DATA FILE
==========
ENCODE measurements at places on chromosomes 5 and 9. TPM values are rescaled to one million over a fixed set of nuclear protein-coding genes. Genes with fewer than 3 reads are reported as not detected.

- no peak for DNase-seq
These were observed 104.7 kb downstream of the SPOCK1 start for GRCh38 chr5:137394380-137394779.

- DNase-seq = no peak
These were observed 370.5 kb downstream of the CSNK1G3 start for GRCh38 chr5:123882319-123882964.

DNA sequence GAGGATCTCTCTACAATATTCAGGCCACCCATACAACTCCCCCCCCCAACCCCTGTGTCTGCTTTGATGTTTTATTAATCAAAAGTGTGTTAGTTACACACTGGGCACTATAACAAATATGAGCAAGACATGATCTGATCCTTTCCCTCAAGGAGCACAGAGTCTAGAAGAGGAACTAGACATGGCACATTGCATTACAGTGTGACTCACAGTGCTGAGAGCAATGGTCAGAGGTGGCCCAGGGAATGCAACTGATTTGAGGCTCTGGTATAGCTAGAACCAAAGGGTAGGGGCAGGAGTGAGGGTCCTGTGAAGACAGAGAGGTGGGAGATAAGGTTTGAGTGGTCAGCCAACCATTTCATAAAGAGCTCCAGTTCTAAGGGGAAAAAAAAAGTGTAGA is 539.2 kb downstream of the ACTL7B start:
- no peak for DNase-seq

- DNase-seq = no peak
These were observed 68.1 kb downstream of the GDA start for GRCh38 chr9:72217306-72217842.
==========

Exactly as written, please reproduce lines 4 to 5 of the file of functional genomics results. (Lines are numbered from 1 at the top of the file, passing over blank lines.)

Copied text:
- DNase-seq = no peak
These were observed 370.5 kb downstream of the CSNK1G3 start for GRCh38 chr5:123882319-123882964.